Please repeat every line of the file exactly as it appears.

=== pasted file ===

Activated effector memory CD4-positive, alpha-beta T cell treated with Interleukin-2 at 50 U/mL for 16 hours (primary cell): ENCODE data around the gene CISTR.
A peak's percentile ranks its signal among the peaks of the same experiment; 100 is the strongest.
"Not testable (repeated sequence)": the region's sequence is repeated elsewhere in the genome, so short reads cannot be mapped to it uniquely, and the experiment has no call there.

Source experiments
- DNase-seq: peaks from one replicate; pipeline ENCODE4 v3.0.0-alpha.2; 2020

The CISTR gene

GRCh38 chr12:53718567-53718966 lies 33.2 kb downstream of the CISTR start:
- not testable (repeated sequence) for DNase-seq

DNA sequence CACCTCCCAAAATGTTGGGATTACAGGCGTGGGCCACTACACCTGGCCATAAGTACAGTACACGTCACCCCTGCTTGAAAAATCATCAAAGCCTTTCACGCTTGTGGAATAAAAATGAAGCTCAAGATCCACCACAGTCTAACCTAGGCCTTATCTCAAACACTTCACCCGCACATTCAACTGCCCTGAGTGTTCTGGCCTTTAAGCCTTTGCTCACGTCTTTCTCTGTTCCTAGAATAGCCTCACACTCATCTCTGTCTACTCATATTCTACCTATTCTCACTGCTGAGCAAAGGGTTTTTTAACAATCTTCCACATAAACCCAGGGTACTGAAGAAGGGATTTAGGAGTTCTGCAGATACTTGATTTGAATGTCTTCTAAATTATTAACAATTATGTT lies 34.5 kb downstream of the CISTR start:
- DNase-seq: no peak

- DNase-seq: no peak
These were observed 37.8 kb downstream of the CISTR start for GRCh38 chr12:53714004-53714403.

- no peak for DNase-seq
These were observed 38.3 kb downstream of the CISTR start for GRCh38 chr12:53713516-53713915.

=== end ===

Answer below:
Activated effector memory CD4-positive, alpha-beta T cell treated with Interleukin-2 at 50 U/mL for 16 hours (primary cell): ENCODE data around the gene CISTR.
A peak's percentile ranks its signal among the peaks of the same experiment; 100 is the strongest.
"Not testable (repeated sequence)": the region's sequence is repeated elsewhere in the genome, so short reads cannot be mapped to it uniquely, and the experiment has no call there.

Source experiments
- DNase-seq: peaks from one replicate; pipeline ENCODE4 v3.0.0-alpha.2; 2020

The CISTR gene

GRCh38 chr12:53718567-53718966 lies 33.2 kb downstream of the CISTR start:
- not testable (repeated sequence) for DNase-seq

DNA sequence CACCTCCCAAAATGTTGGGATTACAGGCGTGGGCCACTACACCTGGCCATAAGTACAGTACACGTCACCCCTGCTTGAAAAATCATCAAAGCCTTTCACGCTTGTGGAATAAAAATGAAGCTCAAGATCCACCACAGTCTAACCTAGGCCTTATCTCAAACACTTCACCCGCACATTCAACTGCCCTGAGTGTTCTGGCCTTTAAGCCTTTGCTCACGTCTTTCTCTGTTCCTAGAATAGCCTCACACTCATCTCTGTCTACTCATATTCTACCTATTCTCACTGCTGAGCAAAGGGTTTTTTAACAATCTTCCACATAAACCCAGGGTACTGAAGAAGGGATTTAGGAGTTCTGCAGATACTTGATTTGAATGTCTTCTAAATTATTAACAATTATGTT lies 34.5 kb downstream of the CISTR start:
- DNase-seq: no peak

- DNase-seq: no peak
These were observed 37.8 kb downstream of the CISTR start for GRCh38 chr12:53714004-53714403.

- no peak for DNase-seq
These were observed 38.3 kb downstream of the CISTR start for GRCh38 chr12:53713516-53713915.